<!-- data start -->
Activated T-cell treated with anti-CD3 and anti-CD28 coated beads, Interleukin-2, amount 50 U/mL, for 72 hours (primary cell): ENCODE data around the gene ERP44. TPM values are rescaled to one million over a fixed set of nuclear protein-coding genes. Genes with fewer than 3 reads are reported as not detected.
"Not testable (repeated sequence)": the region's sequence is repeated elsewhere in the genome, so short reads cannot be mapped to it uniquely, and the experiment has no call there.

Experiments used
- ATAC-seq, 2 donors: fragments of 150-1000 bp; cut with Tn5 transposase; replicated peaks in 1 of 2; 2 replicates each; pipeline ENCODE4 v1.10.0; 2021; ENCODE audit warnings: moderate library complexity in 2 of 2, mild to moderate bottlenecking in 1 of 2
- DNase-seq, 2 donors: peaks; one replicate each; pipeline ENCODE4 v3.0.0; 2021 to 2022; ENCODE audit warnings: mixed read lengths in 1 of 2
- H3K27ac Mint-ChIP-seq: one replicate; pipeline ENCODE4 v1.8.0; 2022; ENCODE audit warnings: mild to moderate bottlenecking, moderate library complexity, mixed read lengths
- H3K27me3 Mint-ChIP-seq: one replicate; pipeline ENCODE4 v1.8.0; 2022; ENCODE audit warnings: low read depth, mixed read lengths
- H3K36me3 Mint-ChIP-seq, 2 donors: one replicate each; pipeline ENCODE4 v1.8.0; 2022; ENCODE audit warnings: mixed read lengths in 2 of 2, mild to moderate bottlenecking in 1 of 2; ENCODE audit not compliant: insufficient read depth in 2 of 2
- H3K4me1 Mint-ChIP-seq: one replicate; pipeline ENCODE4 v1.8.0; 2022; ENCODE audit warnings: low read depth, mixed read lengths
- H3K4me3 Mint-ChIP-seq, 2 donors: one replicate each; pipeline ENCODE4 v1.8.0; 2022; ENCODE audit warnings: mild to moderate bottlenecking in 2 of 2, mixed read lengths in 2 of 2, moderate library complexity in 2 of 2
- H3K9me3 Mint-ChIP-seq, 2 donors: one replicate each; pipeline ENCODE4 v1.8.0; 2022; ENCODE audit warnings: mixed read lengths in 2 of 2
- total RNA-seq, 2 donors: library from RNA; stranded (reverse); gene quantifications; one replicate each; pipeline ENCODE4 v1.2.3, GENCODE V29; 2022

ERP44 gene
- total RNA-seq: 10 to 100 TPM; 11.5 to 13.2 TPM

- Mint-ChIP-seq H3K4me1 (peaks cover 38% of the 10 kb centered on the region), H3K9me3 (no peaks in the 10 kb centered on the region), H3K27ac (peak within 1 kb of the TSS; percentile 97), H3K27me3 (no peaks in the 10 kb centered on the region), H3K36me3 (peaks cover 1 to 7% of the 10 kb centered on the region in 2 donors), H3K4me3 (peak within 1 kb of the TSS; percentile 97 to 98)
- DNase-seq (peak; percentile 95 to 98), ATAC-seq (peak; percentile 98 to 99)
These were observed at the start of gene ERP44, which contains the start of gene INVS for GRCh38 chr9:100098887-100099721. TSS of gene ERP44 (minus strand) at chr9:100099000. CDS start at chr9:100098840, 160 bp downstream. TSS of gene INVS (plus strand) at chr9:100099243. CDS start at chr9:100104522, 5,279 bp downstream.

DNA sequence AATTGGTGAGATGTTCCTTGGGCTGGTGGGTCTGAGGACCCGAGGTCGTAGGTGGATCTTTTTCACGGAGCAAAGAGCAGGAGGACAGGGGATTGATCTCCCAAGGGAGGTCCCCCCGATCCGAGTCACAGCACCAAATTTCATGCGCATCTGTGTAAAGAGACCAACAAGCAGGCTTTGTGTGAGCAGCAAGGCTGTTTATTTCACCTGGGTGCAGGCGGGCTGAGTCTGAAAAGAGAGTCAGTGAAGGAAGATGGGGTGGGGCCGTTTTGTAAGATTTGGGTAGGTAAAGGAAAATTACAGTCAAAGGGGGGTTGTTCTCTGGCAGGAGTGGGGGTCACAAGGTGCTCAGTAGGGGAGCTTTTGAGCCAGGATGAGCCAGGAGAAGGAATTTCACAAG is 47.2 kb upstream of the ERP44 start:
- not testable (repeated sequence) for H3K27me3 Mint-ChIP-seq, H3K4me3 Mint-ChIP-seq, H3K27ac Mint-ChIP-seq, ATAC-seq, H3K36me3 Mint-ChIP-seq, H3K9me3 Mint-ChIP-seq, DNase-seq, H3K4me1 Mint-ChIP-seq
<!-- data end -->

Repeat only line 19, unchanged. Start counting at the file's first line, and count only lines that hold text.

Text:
- not testable (repeated sequence) for H3K27me3 Mint-ChIP-seq, H3K4me3 Mint-ChIP-seq, H3K27ac Mint-ChIP-seq, ATAC-seq, H3K36me3 Mint-ChIP-seq, H3K9me3 Mint-ChIP-seq, DNase-seq, H3K4me1 Mint-ChIP-seq